Nusa Lembongan is a small, rugged and scenic island just a 30-minute speedboat ride east from Sanur, Bali. Nusa Lembongan, or Lembongan is a tranquil, friendly island, dotted with Losmens, friendly locals, colourful coral and great surf.

The trip across the Lombok Strait isn’t for everyone; it’s a body of water, kilometers deep in places, rife and fast with eddies and currents visibly swirling, where reports of tourists and divers going missing seem to be a regular occurrence. Just recently, several Japanese divers lost for three days, were discovered clambering for life on a rocky outcrop minus one of their companions.

It’s an unruly body of water that defines much of what happens on the island. The shallow reefs contrast with the imposing geological megalith of Mt Agung. Mt Agung, an active and beautiful volcano that sits serenely across the bay, has clouds hugging the peak giving an impression that Agung has something to do most days, such as explode. On this day, thankfully they are just clouds.

As you saunter along the main beach you immediately notice three distinct flotsams of people bobbing about on the waves; these are the impressive coral bottomed surf breaks of Shipwrecks, Lacerations and Playgrounds.

The surfing in Lembongan has wide appeal; Shipwrecks, equal to any right hand reefs throughout Indonesia, was still home to the ship wreck when I first visited in 1997, alas no more.

Lacerations, as the name suggests has a rather sharp coral bottom, a tube that is beautiful and breaks as if they were programmed. Playgrounds, which is more gentle but still a fantastic wave, has a mix of everyone from Irish boogie boarders, turtles, talented locals as well as the occasional random snorkeler.

All three areas are world class on their day; sometimes crowded but generally the vibe is easy and friendly.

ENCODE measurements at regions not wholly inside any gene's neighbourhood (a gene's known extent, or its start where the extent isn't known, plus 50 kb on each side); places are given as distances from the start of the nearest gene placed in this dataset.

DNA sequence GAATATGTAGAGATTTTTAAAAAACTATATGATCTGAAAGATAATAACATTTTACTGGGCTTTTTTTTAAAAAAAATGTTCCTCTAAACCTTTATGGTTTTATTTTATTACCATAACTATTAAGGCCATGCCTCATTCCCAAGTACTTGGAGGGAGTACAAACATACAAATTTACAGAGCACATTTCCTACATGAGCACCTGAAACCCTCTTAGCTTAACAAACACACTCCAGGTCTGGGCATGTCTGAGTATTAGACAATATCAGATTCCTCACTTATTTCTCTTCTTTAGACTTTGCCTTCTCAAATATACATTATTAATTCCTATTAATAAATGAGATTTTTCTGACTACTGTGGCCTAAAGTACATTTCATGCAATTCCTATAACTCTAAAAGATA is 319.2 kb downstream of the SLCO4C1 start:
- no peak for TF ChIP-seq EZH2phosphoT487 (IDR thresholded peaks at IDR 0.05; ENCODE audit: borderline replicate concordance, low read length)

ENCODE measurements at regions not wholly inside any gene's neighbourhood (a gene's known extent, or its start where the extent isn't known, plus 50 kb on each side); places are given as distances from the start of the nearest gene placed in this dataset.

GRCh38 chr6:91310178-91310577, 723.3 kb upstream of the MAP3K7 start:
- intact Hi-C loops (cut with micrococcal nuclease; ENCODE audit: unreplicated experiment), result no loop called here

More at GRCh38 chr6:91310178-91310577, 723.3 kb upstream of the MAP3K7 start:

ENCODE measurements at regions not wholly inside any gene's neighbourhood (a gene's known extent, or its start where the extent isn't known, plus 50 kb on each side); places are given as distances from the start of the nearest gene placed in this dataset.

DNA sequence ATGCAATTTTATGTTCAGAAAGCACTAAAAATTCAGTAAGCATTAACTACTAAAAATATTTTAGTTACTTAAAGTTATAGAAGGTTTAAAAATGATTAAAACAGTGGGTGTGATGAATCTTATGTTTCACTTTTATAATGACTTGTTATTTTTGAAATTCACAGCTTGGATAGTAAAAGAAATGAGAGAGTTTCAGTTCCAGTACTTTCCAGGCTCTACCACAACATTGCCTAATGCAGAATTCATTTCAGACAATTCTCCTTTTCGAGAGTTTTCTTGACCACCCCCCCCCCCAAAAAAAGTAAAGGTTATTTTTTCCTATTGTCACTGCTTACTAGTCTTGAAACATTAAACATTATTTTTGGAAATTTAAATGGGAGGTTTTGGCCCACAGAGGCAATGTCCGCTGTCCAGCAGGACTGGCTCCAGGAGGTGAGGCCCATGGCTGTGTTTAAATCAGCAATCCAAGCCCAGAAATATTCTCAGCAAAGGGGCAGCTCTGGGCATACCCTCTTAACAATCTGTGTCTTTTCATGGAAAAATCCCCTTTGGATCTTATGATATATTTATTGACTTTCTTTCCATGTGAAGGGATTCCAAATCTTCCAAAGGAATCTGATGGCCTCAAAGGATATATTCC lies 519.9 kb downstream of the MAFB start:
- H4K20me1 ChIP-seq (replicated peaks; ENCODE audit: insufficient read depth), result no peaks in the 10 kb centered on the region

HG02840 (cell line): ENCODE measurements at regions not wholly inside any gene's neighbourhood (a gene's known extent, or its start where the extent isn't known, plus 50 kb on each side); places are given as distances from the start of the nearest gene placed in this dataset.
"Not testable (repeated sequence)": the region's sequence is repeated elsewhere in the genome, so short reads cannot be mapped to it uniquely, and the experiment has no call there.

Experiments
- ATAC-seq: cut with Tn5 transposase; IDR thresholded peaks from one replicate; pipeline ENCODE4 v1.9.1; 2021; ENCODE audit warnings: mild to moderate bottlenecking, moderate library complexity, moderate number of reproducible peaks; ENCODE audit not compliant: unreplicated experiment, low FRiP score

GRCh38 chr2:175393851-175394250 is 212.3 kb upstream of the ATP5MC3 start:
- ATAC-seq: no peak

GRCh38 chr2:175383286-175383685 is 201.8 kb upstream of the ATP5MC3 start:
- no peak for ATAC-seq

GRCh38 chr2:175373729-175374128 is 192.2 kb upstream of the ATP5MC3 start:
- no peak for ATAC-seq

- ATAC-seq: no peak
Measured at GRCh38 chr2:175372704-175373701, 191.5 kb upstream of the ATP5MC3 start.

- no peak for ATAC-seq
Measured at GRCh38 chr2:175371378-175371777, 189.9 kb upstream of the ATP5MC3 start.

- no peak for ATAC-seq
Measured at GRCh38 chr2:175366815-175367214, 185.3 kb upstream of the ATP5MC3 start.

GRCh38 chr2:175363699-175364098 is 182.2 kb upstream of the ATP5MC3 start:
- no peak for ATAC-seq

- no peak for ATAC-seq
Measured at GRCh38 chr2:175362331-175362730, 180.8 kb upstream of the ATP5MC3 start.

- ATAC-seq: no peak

There is a conspicuous absence of the maddening crowds and peddlers found in Kuta or Legian, and only palm-fringed Losmens and bright white sand remain. With a permanent population of 5,000, the main villages of Jungut Batu and Mushroom Bay are still diverse, but hint at what a change this island will undergo.
Accommodation comes in many varieties – if you’re surfing all day then all that is required is a fan and a plate of Nasi Goreng. Both losmens (small, basic rooms) and five-star resorts scatter the island so there is something for every budget.

There’s still a local feel to the place, and one day while we were looking for the best way to get out to the reefs, we stumbled into a friendly guide, Manu. He had borrowed $3000 from his uncle to purchase a seaworthy Jukung (a type of catamaran) and ran his own tours in and around Lembongan. Just eight square kilometres, Manu was able to show us every corner of the island through a local’s eye; spectacular coral coves, gentle snorkelling drifts and tropical fish playgrounds. While not all that secret we felt pretty special.

According to travel website, Tripadvisor, Nusa Lembongan is the second favourite island in Asia. Cliché’s aside, the Bintang tastes that much better in Indonesia and even nicer in Lembongan and a Nasi Goreng can’t be matched when made by a local.

When you’re not on your board, while away the hours beneath a colourful umbrella, or wander the beachfront path stopping to try your language skills on the locals.
This place is a wonderland!

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